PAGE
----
The United Nations International Court of Justice delivered the verdict in the landmark case «Croatia vs. Serbia» on February 3. The Republic of Croatia filed the suit against Serbia in 1999 to accuse it of committing genocide during the armed conflict on the territory of former Yugoslavia in 1991-1994.
The barefaced impudence comparable with the affirmations about Russia being «an aggressor» (1) made Serbia respond. It counter-filed a genocide lawsuit against the Republic of Croatia in 2010. In reality the case «Croatia vs. Serbia» is actually Serbia's and Croatia's mutual accusations of genocide.
The International Court of Justice in the Hague decided that neither Serbia nor Croatia committed acts of genocide during the Croatian war of secession from Yugoslavia. Based on the Convention on the Prevention and Punishment of the Crime of Genocide adopted by the United Nations General Assembly on December 9, 1948 the Court’s reasons were convincing enough. Article 2 of the convention defines genocide as «...any of the following acts committed with intent to destroy, in whole or in part, a national, ethnical, racial or religious group, as such:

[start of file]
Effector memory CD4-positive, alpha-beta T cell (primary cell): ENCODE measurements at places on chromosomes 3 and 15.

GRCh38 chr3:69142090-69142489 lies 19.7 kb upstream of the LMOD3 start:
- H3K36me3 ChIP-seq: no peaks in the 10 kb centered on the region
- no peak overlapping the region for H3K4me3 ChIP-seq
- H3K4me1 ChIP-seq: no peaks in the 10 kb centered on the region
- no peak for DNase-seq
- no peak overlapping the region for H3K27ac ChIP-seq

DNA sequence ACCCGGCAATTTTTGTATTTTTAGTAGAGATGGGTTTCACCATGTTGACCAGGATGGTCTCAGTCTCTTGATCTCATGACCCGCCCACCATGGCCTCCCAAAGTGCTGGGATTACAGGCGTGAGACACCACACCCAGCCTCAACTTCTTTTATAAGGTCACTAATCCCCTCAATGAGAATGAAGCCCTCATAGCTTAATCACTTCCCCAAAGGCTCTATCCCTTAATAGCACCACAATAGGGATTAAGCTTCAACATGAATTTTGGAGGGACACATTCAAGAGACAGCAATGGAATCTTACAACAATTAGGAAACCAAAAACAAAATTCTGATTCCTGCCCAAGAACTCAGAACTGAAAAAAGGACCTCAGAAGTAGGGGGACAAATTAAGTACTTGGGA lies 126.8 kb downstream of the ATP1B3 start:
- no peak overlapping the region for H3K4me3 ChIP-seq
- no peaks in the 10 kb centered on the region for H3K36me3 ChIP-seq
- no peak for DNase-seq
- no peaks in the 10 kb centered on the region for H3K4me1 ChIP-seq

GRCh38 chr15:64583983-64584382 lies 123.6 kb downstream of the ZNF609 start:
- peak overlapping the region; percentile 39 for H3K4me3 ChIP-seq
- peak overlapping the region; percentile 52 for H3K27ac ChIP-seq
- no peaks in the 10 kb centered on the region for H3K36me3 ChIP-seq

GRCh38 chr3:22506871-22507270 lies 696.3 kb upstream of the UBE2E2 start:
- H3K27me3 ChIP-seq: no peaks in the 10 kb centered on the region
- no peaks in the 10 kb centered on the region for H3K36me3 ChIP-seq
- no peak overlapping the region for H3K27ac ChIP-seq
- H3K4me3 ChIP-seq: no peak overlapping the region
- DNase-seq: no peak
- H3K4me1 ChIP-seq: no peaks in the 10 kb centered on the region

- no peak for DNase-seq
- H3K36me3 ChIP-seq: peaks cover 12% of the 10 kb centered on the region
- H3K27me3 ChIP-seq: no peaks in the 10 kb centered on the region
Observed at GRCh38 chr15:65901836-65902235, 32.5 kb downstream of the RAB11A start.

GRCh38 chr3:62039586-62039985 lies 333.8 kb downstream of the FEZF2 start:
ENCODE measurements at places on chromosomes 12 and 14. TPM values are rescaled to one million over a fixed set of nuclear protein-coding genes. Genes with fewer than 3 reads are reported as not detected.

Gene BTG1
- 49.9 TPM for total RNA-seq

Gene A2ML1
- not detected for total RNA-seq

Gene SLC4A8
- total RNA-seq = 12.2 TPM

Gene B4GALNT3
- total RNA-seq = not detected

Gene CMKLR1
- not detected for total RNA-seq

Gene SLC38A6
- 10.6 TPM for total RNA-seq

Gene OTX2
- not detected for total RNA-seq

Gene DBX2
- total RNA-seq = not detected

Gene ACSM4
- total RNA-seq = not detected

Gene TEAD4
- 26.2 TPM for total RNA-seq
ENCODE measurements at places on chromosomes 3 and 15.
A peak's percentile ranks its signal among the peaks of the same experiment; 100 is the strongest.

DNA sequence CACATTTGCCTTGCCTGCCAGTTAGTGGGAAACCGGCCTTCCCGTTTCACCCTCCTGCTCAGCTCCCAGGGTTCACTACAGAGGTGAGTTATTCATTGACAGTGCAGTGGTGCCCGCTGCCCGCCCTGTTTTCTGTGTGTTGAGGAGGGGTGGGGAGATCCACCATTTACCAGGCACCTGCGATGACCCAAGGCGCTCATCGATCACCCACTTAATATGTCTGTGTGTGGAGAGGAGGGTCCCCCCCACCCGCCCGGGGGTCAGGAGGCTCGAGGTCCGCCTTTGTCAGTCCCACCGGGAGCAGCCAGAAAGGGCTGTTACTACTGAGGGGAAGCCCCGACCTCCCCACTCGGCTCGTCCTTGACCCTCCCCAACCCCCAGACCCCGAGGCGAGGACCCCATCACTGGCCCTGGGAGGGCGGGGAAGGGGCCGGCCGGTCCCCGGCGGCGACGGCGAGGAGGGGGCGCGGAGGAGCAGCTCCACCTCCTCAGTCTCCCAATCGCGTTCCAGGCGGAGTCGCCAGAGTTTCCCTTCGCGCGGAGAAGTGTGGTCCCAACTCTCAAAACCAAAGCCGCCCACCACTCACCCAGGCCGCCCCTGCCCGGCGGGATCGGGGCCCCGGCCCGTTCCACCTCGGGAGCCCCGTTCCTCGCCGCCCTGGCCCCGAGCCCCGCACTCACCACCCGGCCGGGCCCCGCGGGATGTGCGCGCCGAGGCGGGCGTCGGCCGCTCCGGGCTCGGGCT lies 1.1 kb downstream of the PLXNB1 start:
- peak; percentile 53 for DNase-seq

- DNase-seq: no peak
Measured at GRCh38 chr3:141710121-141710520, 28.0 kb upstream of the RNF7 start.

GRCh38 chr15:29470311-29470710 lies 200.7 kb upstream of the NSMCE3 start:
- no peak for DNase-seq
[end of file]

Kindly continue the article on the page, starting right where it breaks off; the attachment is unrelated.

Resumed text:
(a) Killing members of the group;
(b) Causing serious bodily or mental harm to members of the group;
(c) Deliberately inflicting on the group conditions of life calculated to bring about its physical destruction in whole or in part;
(d) Imposing measures intended to prevent births within the group;
(e) Forcibly transferring children of the group to another group».
The International Court took into consideration all the evidence related to each point of the definition and ruled that there was no evidence to support the claim. How just is the ruling?